Germany's Constitutional Court said on Wednesday the country can ratify the euro zone's new rescue fund and budget pact as long it can guarantee there will be no increase in German financial exposure to the bailout fund without parliament's approval.
Ruling that an injunction against the European Stability Mechanism (ESM) and fiscal compact was largely unfounded, the court said one condition for allowing ratification was that any increase in German liability beyond 190 billion euros must first be approved by the Bundestag lower house of parliament.
It also said ESM decisions must be submitted to both houses of parliament for approval, rejecting a confidentiality clause in the treaty.
MARKET ANALYSTS' COMMENTS
JOERG KRAEMER, COMMERZBANK:
"The ESM can start. The ECB will buy government bonds on a large scale. We will get a liability union which will change the character of the monetary union towards an Italian-style monetary union. It will have parallels with the Italy of the 1970s and 1980s."
ELISABETH AFSETH, FIXED INCOME ANALYST, INVESTEC, LONDON
"It's not a huge surprise. There was some uncertainty about what they would say but I think given that Germany does have an effective veto in the ESM, given their large share, I think the sense that it violates democratic rights is not finding that much support... and so the ruling is as it is.
"It's quite interesting to see that they say that the amount has to be capped though parliament can agree to raise that amount when the very strength of what the ECB has just announced is that it is unlimited."
HENK POTTS, MARKET STRATEGIST AT BARCLAYS WEALTH
"I think it should be seen as a positive step in the long road to solving the eurozone debt crisis. I think markets will be relatively pleased with the announcement, and the conditions put in place, but all in all no real surprise."
"The idea that we were going to get a big boost on the back of a positive response was a little bit optimistic. The best that we could have hoped for is exactly what we've seen, that we've held on to the recent gains."
COLIN MCLEAN, SCOTTISH VALUE MANAGEMENT IN EDINBURGH:
"Markets are looking for more unsterilized QE in Europe and more money printing following this decision and people will be focussing on prime assets like property and equities. We've gently closed down short positions and increased exposure to banks and commodities.
"It has removed what some people had feared would be a roadblock ... and it keeps the euro zone together for some time."
MARKUS HUBER, A SENIOR TRADER AT ETX CAPITAL:
"Not much of a surprise and some profit taking at some point is certainly on the agenda, however long term it is certainly positive for the market as it removes uncertainty and therefore makes the ESM a more effective tool in combating the European financial crisis, especially if the situation concerning Spain is start to get worse again."
ION MARC-VALAHU, FUND MANAGER, CLAIRINVEST, GENEVA:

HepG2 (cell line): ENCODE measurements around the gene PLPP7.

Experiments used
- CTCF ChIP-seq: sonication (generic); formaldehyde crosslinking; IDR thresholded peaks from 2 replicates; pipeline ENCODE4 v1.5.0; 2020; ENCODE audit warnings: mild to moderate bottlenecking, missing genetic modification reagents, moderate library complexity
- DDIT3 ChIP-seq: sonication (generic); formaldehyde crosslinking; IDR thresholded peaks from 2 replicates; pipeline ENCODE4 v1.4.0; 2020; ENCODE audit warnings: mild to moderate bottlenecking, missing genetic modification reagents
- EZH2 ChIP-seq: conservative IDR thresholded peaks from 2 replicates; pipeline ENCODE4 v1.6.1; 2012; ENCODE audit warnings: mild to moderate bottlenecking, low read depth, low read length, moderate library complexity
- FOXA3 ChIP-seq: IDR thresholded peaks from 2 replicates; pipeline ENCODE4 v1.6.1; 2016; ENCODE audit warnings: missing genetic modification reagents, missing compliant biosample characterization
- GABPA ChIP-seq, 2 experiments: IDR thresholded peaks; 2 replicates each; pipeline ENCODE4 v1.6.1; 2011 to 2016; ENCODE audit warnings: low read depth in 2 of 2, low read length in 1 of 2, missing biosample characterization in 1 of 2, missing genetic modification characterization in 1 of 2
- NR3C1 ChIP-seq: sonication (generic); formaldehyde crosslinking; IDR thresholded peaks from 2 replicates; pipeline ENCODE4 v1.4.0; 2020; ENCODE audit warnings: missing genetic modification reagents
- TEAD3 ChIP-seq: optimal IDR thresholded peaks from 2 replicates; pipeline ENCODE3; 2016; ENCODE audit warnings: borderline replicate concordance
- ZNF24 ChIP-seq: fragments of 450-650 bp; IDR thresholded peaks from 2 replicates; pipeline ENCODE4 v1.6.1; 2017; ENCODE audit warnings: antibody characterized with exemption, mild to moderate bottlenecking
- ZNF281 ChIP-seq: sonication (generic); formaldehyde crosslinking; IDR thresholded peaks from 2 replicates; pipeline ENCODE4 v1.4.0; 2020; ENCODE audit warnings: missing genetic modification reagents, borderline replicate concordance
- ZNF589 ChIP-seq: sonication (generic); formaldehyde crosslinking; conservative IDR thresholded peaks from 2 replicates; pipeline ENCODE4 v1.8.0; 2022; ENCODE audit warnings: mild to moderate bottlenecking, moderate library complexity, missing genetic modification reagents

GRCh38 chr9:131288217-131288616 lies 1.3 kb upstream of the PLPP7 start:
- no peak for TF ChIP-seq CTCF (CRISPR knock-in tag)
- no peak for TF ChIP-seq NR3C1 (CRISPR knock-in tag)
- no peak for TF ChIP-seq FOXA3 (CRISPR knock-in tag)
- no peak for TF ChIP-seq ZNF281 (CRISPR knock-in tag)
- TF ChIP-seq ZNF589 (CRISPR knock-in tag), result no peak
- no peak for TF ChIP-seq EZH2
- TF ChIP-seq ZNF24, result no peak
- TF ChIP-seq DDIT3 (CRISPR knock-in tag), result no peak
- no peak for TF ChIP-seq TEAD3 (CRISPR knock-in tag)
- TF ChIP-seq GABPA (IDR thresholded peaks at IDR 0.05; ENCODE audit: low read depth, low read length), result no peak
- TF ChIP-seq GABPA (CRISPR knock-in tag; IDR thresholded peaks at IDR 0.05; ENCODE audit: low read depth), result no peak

"The conditionality is a bit more on the negative side. The maximum liability is a bit disappointing. But the risk premia have been compressed over the last two months and equities have benefited and they should continue to benefit from this overall positive outcome."
DAVID THEBAULT, HEAD OF QUANTITATIVE SALES TRADING, AT GLOBAL EQUITIES, PARIS:
"It's a positive outcome, with acceptable conditions, and the market should react positively to it. The euro zone has got over another hurdle, and slowly but surely, the region is getting more stable, less risky.
"The only big issue left now is Spain, but the mechanisms to deal with the country's problems are taking shape."
KEVIN LILLEY, EUROPEAN EQUITIES FUND MANAGER, OLD MUTUAL ASSET MANAGEMENT:
"The market was expecting it to be ratified but with some conditionality, which seems to be the case. The conditionality that I've seen so far doesn't come as a great surprise. … It hasn't shocked the market in a negative sense and therefore it allows the market to move forward."
CONSTITUTIONAL EXPERTS' VIEWS:
GUNNAR BECK, READER IN LAW AT UNIVERSITY OF LONDON:
"The judgment is extremely disappointing from a legal point of view but entirely as expected. I believe political pressure and fear has caused the court to rule this way.
"The court has ruled any further liability...has to be coupled with the express approval of the German Bundestag. We know from the past that approval by the German Bundestag is no obstacle, all the parties are in favour of any financial systems the EU requires...
"Merkel's centre-right coalition is increasing opposition to bailouts so it is conceivable dissent may grow in future but I don't think future bailouts will be blocked for two reasons - firstly, the Greens and the SPD have already indicated they are in favour of full mutualisation of debt and a banking union, a bailout of all European banks, and Merkel therefore always has the option of entering into a grand coalition.
"The second reason is that Germany has now put so much money into the euro rescue that it is like a bank which has one large debtor, we are reaching a point where Germany is locked in, so it is no longer an option.
"This ruling is death knell, Germany is committed to full-scale debt mutualisation."
(Reporting by Berlin and London newsrooms)